In April 2010, Commissioner Broderick was instrumental in bringing together some of Australia’s most influential and diverse male CEOs and Chairpersons to form the Male Champions of Change group. The group aims to use their individual and collective influence and commitment to ensure the issue of women’s representation in leadership is elevated on the national business agenda.

Women in Male Dominated Industries

In virtually all sectors of Australia’s paid workforce, women continue to be underrepresented in senior leadership positions. In some industries, women are underrepresented at all levels of the organisation. These are known as ‘male-dominated industries’.

With this in mind, the Commonwealth Office for Women has funded the Australian Human Rights Commission to identify mechanisms for improving women’s representation and leadership in male-dominated roles in male-dominated industries.

Women of Influence

In November 2008, with assistance from the Department of Families, Housing, Community Services and Indigenous Affairs, Commissioner Broderick facilitated the first Women of Influence Workshop in conjunction with Kerrie Tim of FaHCSIA. The workshop was attended by five Indigenous women leaders and eight non Indigenous women leaders. There was a particular focus on relationship-building and networking, as well as on creating a dialogue around race relations and reconciliation between the participants. Many of the participants noted that relationship-building and sharing were crucial in creating unique networks and establishing ties with other female leaders. These connections were intended to bring about increased leadership and other projects.[22]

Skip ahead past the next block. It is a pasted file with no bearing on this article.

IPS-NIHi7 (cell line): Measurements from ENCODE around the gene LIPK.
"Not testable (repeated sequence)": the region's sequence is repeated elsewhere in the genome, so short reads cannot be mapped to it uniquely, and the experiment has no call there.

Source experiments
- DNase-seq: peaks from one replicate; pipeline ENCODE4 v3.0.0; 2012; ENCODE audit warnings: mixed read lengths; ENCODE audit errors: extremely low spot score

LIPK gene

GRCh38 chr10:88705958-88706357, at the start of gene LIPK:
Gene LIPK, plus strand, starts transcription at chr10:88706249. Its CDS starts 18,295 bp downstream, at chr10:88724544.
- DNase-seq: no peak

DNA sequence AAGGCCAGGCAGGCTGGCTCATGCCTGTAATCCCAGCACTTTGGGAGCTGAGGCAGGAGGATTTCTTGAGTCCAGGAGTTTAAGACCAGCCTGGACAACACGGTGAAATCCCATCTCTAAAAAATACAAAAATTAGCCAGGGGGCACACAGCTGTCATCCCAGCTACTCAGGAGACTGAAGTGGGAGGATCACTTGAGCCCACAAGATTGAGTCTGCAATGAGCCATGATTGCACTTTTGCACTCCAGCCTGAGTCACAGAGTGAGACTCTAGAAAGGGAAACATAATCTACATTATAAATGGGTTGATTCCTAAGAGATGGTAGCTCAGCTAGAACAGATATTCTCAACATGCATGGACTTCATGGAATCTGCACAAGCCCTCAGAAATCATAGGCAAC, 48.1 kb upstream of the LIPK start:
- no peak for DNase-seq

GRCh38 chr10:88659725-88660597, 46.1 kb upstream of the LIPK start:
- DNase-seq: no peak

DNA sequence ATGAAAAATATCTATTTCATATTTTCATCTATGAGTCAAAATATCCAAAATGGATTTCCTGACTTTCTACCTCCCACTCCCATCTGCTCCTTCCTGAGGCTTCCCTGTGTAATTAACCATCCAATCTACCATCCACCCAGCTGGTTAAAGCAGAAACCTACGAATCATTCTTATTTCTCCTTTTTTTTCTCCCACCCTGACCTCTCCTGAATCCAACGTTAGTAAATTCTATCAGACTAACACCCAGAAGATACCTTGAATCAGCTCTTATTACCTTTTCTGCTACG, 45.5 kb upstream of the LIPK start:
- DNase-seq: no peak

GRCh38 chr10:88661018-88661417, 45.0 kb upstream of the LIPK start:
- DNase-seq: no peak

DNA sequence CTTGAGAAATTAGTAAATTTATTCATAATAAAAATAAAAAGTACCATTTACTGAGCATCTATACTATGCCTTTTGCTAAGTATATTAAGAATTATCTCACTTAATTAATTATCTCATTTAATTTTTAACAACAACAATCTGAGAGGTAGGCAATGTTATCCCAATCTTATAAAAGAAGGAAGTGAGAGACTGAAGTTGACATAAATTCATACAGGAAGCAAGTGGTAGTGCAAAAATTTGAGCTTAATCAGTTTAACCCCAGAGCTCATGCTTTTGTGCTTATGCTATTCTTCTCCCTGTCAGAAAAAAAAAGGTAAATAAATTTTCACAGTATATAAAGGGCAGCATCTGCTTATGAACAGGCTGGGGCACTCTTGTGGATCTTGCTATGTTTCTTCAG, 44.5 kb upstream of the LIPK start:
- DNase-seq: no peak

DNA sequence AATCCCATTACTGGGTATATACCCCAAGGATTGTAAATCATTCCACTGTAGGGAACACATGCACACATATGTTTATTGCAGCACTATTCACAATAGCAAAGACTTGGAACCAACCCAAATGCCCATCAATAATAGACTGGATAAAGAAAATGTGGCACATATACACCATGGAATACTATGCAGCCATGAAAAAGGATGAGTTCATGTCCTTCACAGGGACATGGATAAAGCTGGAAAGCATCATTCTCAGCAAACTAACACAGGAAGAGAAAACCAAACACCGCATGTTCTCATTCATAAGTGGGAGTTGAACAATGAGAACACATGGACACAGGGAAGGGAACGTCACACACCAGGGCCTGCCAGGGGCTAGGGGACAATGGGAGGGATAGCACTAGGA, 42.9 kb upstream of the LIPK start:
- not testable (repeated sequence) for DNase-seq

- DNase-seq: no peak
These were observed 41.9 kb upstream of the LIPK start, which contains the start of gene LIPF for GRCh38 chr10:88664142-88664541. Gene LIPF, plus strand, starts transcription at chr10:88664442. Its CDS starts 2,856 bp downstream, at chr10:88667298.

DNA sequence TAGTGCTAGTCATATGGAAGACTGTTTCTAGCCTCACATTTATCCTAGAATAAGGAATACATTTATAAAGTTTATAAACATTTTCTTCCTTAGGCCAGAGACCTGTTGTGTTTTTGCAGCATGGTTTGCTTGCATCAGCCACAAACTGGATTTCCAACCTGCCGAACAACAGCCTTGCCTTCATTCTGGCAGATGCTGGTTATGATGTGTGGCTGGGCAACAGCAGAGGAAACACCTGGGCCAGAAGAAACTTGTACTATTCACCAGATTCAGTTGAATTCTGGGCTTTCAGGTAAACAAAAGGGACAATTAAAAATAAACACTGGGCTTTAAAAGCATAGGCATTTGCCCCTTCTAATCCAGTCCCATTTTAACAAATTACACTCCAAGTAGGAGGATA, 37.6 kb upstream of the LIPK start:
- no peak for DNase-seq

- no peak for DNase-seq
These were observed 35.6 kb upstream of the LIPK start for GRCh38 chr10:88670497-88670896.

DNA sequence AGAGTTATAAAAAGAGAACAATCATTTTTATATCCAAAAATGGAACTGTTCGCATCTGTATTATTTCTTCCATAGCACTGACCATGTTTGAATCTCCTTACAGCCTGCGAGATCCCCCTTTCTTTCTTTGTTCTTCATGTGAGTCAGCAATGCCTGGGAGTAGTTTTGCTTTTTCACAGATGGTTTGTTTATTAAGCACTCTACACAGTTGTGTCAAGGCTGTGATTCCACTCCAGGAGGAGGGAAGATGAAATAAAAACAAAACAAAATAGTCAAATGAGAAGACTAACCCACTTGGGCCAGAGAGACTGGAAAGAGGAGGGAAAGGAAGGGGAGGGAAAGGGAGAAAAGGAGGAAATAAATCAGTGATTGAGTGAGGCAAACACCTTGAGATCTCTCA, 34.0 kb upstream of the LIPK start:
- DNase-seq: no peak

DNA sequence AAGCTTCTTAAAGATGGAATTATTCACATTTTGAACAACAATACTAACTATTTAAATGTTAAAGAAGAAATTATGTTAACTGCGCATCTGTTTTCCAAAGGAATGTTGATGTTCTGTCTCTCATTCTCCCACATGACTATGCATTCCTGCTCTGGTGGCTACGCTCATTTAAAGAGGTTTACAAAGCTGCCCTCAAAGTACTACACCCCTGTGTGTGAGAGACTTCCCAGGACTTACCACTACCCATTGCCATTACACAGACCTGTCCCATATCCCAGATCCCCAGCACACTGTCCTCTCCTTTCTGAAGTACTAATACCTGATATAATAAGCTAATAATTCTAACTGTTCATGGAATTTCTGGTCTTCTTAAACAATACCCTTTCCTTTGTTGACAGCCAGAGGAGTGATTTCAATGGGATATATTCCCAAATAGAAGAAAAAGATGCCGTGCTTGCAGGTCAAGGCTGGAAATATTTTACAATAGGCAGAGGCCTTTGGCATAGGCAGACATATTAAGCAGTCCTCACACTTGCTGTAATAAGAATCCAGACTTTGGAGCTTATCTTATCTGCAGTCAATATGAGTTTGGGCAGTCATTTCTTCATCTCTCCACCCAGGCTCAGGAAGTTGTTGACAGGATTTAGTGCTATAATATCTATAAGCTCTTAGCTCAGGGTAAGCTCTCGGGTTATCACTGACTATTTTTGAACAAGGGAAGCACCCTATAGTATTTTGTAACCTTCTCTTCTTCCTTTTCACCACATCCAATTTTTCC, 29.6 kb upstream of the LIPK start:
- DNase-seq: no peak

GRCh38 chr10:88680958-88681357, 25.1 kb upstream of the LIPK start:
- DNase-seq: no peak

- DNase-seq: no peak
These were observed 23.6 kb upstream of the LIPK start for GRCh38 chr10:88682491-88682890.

Recent speeches and media releases

Delivering Diversity
Elizabeth Broderick, Sex Discrimination Commissioner and Commissioner responsible for Age Discrimination, Women in Banking and Finance, 22 November 2010

Getting women off the bench: A gender equality blueprint for 2010
Elizabeth Broderick, Sex Discrimination Commissioner and Commissioner responsible for Age Discrimination,
National Press Club, Canberra, Wednesday 23 June 2010

What Does a World of Gender Equality Look Like?
Elizabeth Broderick, Sex Discrimination Commissioner and Commissioner responsible for Age Discrimination, Insights - A fresh look at Girl's Education conference, Melbourne, 17 June 2010

Is there merit in quotas? The Australian context
Elizabeth Broderick, Sex Discrimination Commissioner and Commissioner responsible for Age Discrimination, Sydney, 2 September 2009.

Unchanged census results point to the need for continued radical change (6 October 2010)

Gender Equality Blueprint 2010 is the way forward (23 June 2010)

Related links